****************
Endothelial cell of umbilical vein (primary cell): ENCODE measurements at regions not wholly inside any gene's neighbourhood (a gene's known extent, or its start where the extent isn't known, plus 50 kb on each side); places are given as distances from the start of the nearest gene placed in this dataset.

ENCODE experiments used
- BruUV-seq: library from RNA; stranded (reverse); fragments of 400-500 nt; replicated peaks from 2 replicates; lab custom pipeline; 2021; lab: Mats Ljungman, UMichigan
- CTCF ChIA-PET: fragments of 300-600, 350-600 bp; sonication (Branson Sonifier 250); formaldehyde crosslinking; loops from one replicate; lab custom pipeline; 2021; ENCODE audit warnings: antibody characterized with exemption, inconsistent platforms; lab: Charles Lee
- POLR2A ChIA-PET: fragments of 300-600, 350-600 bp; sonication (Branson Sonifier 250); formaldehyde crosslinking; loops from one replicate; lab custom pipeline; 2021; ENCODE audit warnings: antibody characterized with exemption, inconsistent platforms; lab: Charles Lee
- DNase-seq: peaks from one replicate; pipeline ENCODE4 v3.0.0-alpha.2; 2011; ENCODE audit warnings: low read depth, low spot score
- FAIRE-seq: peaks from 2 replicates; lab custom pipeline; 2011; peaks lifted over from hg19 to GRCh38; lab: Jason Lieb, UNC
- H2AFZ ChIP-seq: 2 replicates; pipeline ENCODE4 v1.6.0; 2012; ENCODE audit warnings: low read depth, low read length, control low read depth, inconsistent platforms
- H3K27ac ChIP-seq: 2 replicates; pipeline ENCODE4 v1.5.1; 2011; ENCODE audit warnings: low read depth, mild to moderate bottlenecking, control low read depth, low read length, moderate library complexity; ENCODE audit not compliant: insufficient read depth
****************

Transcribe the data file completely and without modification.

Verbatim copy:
Endothelial cell of umbilical vein (primary cell): ENCODE measurements at regions not wholly inside any gene's neighbourhood (a gene's known extent, or its start where the extent isn't known, plus 50 kb on each side); places are given as distances from the start of the nearest gene placed in this dataset.

ENCODE experiments used
- BruUV-seq: library from RNA; stranded (reverse); fragments of 400-500 nt; replicated peaks from 2 replicates; lab custom pipeline; 2021; lab: Mats Ljungman, UMichigan
- CTCF ChIA-PET: fragments of 300-600, 350-600 bp; sonication (Branson Sonifier 250); formaldehyde crosslinking; loops from one replicate; lab custom pipeline; 2021; ENCODE audit warnings: antibody characterized with exemption, inconsistent platforms; lab: Charles Lee
- POLR2A ChIA-PET: fragments of 300-600, 350-600 bp; sonication (Branson Sonifier 250); formaldehyde crosslinking; loops from one replicate; lab custom pipeline; 2021; ENCODE audit warnings: antibody characterized with exemption, inconsistent platforms; lab: Charles Lee
- DNase-seq: peaks from one replicate; pipeline ENCODE4 v3.0.0-alpha.2; 2011; ENCODE audit warnings: low read depth, low spot score
- FAIRE-seq: peaks from 2 replicates; lab custom pipeline; 2011; peaks lifted over from hg19 to GRCh38; lab: Jason Lieb, UNC
- H2AFZ ChIP-seq: 2 replicates; pipeline ENCODE4 v1.6.0; 2012; ENCODE audit warnings: low read depth, low read length, control low read depth, inconsistent platforms
- H3K27ac ChIP-seq: 2 replicates; pipeline ENCODE4 v1.5.1; 2011; ENCODE audit warnings: low read depth, mild to moderate bottlenecking, control low read depth, low read length, moderate library complexity; ENCODE audit not compliant: insufficient read depth